1954 ARNOLT-BRISTOL BOLIDE COMPETITION TWO-SEAT ROADSTER
COACHWORK BY BERTONE
Chassis No. 404X3011
Engine No. BS1 MKII 211
Red with beige interior
Engine: six-cylinders in-line, 1,971cc, (BS1 Mk II) 130bhp at 5,500rpm; Gearbox: four speed manual with synchromesh on upper ratios; Suspension: independent front by wishbones and transverse leaf spring, torsion bars to live rear axle; Brakes: four wheel drum. Left hand drive.
After a long and distinguished history as an aircraft builder, the Bristol company in 1946 diversified into the specialist car market with its own version of the 1930's BMW 327. Bristol brought aircraft industry standards of workmanship and quality to their task and the 400 series of fast touring saloons and open cars, though expensive for a car of under two litres, quickly established itself as a tireless and luxurious high-speed tourer. In the competition world, there was a whole string of successes, notably in 1949 in the Italian open road Mille Miglia 1,000-mile race with a standard production model. The company built special sports-racers for the GP d'Endurance at Le Mans and the powerplant was much in demand for Formula II racing, where Mike Hawthorn burst into prominence in 1952 with a Cooper-Bristol. It was inevitable that there should be a production Grand Touring car and the short-wheelbase 404 aerodynamic coupe duly arrived, with a choice of 105 or 125bhp engines.
In the early 1950's, the enterprising Carrozzeria Bertone had a fertile relationship with Sidney Harold "Wacky" Arnolt II, Chicago-based importer of MGs into America's mid-west. After a couple of hundred elegant Bertone-bodied MG T-types had been shipped to the USA, the partners looked around for another project and a Bristol 404 chassis found its way down to Italy, there to be fitted with a stunningly handsome open spyder body first publicly shown at the London Motor Show in the fall of 1953. Three versions were offered, a pretty 'fastback' two seater coupe, a deluxe roadster intended for road use and the Bolide. Intended purely as a competition model, the Bolide was given a specially-tuned 130bhp BS MK II engine. It was campaigned extensively and with considerable success by Arnolt's racing team in the USA. Arnolt himself won the two litre class at Watkins Glen and in the famous Sebring (Florida) 12 hour races of 1955 and 1956 they also won their class. Racing success continued into the 1960s. Eventually some 129 Arnolt-Bristols were produced. Only three were coupes, the remainder being the two open versions. Around 60 are known to have survived.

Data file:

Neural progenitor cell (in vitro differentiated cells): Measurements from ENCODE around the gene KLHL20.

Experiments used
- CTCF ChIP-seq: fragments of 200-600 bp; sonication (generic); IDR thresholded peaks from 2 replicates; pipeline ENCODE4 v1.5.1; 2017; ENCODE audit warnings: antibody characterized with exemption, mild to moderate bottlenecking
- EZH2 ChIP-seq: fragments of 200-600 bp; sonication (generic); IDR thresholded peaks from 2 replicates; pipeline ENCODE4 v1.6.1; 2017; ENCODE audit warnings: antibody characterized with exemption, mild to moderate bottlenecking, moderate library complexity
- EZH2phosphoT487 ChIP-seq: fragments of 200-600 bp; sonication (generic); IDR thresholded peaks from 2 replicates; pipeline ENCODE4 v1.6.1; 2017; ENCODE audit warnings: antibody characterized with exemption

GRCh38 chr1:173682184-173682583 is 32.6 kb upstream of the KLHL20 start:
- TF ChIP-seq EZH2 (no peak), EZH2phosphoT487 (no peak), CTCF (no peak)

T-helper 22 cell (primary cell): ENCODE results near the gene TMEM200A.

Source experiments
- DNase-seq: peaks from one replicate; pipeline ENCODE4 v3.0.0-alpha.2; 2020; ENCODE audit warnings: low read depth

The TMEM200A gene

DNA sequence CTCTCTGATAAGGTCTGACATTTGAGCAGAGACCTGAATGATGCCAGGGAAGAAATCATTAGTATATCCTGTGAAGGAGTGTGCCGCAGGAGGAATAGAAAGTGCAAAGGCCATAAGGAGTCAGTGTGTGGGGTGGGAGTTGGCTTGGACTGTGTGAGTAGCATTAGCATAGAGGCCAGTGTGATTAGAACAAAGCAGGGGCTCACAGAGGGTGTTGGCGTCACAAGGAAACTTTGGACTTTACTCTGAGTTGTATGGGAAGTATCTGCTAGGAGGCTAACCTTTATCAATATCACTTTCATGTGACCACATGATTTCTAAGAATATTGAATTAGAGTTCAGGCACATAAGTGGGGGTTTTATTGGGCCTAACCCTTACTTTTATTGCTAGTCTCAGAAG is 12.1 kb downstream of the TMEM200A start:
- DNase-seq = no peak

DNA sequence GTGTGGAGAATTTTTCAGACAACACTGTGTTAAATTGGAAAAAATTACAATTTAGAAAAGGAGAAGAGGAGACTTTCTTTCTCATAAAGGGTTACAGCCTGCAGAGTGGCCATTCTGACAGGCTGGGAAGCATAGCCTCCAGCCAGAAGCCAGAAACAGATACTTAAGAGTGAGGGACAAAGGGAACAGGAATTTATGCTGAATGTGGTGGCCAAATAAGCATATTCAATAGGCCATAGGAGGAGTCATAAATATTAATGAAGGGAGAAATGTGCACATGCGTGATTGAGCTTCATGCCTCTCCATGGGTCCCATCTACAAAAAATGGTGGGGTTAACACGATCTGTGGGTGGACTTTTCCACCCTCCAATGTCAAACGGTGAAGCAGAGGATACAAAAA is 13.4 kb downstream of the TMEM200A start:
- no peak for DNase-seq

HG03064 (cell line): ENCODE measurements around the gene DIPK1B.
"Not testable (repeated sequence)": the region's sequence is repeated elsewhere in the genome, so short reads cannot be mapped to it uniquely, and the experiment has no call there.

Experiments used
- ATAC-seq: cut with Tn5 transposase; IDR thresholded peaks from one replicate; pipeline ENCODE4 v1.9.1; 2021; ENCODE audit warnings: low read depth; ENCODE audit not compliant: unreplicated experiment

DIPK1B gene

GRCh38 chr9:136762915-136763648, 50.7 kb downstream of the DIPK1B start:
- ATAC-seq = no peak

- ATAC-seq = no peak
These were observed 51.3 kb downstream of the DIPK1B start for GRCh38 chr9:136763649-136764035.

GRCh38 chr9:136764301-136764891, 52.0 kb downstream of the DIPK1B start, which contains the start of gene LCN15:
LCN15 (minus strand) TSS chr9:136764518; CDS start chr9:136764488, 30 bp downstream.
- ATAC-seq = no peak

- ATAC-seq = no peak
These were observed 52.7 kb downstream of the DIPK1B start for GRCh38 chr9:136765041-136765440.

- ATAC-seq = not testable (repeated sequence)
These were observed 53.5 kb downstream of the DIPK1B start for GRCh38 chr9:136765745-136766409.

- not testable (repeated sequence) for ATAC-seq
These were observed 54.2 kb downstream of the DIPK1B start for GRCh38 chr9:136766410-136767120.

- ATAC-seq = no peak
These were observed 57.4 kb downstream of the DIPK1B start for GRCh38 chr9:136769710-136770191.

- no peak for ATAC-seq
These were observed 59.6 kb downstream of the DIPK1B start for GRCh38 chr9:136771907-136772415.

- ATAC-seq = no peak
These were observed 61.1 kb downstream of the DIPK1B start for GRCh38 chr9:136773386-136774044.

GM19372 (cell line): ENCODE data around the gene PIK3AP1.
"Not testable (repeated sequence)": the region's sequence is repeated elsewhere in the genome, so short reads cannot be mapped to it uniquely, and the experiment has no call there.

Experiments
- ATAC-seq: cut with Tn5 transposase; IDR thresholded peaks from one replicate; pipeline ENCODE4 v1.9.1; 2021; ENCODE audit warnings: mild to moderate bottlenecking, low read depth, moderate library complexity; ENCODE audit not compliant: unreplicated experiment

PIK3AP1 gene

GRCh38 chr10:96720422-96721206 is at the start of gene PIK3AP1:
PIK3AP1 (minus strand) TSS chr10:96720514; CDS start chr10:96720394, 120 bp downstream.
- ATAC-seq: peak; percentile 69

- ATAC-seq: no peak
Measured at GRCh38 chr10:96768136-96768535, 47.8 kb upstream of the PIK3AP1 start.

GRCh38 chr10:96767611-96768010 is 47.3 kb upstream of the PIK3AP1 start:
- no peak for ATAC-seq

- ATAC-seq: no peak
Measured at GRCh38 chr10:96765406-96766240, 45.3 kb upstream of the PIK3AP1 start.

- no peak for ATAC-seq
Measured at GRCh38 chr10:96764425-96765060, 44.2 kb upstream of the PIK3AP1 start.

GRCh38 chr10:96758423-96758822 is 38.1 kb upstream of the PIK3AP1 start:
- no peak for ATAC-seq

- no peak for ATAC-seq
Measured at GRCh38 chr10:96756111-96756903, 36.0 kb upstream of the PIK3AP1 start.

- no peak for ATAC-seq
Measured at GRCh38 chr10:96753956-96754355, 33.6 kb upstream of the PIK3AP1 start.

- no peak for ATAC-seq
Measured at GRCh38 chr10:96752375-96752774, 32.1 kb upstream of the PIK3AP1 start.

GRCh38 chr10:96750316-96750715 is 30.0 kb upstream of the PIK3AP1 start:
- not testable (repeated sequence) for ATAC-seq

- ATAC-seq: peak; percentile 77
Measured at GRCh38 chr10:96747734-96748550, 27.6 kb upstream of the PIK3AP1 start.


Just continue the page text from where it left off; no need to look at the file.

This particular Arnolt Bristol joined the Lassiter Collection in 1990 and came from another enthusiast in Texas. It was very much an unrestored, yet sound example, finished in blue livery. Bill Lassiter had the car fully restored by a firm based in Pompano Beach, Fl. The work appears to have been carried out to an extremly high standard, resulting in the stunning appearance seen today. The only fault we noted upon very close inspection was some minor paint reaction on the hood.
This fine example comes with a copy of the spares handbook and instruction manual as well as a copy of The Bristol 2-Litre Sports engines manual. There is also a copy of the Arnolt Bristol Registry, 1985 edition. With their attractive styling and well proven sporting heritage, the Arnolt Bristol provides a reasonably priced vehicle highly suitable for many historic road/race events. These engines are also very docile when not driven in the upper regions of the rev range and an Arnolt Bristol is equally suitable for fun fair weather motoring.